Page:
Department of Commerce Outlines Space Commerce Strategy
On March 15, Deputy Secretary of Commerce Don Graves gave an update on the U.S. Department of Commerce’s (Commerce) strategic plan on space commerce at the Satellite 2023 Government and Military Forum. His remarks reiterated Commerce’s prioritization of the U.S. commercial space industry and reported progress in the strategic plan’s five key focus areas.
The five focus areas are: (1) coordinating regulatory functions; (2) growing the customer base for U.S. commercial space goods and services; (3) improving space safety and sustainability; (4) promoting commercial space innovation; and (5) advancing Earth observation capabilities to empower better decision making.
Commerce is the primary regulatory body governing the commercial space industry. Its Office of Space Commerce coordinates space-related efforts among its subordinate agencies, National Oceanic and Atmospheric Administration (NOAA), National Telecommunications and Information Administration (NTIA), Bureau of Industry and Security (BIS), and National Institute of Standards and Technology (NIST), among others.
Coordinating Regulatory Functions
Commerce’s first goal is to coordinate regulatory functions across domestic and international stakeholders to promote competitiveness and increase legal certainty, transparency, and consistency for the commercial space industry. The focus of this effort is to simplify the process of commercial space licensing for experienced space companies and early-stage innovators. Providing legal certainty and transparency should attract private capital for traditional space investments in communications, remote sensing and satellites, and also emerging concepts such as in-space servicing, assembly, and manufacturing; active debris removal; and asteroid mining. In recent years Commerce improved the speed and efficiency of NOAA’s new license application processing, which now averages 22 days per new application. Commerce aims to build on that progress by consolidating offices under the NOAA Under Secretary. Export controls has been another focus. Under the Missile Technology Control Regime (MTCR), Commerce will now review license applications for the export of satellites and satellite components to MTCR Partners on a case-by-case basis, eliminating its prior presumption of denial. Commerce believes these changes will open the door to hundreds of millions of dollars in new exports of U.S. satellites and components.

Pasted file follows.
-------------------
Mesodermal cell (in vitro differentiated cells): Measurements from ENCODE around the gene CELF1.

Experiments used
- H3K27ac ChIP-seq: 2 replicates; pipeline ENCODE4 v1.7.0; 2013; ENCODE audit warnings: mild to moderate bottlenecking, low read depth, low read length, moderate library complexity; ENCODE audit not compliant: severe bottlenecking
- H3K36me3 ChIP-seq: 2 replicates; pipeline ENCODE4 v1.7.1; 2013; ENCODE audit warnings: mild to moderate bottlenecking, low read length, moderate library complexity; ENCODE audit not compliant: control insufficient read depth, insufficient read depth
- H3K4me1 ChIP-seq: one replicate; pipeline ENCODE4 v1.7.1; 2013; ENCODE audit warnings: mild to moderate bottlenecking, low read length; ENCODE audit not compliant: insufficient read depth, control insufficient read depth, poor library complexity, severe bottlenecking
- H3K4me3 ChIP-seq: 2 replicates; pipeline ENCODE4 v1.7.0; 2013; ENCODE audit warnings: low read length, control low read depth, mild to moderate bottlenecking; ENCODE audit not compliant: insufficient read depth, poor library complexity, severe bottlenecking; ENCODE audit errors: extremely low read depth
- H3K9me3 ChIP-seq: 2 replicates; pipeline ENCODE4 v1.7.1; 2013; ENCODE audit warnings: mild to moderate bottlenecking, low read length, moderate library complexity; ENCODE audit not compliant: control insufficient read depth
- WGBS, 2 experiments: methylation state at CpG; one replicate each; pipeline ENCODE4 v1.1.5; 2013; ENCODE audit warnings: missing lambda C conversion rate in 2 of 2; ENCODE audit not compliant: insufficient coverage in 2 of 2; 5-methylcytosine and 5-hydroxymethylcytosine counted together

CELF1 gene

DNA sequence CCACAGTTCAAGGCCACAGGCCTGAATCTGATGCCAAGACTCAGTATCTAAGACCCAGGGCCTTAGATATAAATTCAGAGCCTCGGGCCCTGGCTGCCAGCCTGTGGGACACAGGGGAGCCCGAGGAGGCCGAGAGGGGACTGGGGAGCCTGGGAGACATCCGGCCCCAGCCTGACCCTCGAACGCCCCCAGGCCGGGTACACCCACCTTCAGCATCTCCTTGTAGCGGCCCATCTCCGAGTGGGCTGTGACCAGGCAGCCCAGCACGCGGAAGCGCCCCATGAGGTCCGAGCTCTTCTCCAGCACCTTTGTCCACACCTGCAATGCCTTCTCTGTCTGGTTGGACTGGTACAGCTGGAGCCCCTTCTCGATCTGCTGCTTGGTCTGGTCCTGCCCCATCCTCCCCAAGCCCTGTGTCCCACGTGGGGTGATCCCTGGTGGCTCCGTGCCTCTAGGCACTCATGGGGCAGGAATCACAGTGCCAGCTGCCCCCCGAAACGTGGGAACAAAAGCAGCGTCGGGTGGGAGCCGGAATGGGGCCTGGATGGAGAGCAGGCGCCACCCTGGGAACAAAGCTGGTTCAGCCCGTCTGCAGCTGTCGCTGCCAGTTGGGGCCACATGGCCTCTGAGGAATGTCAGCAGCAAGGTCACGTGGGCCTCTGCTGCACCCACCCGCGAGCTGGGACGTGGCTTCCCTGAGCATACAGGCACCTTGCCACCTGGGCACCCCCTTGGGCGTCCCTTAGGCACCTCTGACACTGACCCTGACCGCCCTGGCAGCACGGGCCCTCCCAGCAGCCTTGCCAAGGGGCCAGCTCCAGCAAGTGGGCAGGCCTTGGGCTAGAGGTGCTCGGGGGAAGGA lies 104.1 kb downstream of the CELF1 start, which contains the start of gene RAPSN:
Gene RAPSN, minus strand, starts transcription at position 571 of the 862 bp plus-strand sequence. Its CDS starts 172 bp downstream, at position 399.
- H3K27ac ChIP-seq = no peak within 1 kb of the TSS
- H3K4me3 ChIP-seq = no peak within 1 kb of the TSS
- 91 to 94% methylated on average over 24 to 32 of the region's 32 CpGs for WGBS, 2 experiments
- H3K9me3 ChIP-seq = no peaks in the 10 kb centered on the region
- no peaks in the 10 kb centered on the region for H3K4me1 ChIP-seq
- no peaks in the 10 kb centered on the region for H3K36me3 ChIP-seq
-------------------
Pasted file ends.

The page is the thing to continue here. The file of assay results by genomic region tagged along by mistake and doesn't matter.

Growing the Customer Base for U.S. Commercial Space Goods and Services
Commerce’s second goal is to grow the customer base for U.S. commercial space goods and services. To grow a customer base, Commerce plans to first promote the availability, security, and resilience of the space industrial base and supply chains. Accordingly, the BIS has launched an assessment of the industrial base in partnership with NOAA and National Aeronautics and Space Administration (NASA). Next, Commerce continues to promote its International Trade Administration Advocacy Center, which is currently working on 29 cases involving the space industry, with a total estimated value of $8.9 billion. This focus extends internationally. Commerce recently organized a special session labeled “Track 1.5,” aimed at increasing U.S.-France business and space partnerships through governmental cooperation to remove barriers. Commerce plans to hold similar discussions with Japanese counterparts and to promote further commercial space engagements with African nations. Commerce believes this can play an important role in driving technological and private sector development throughout Africa.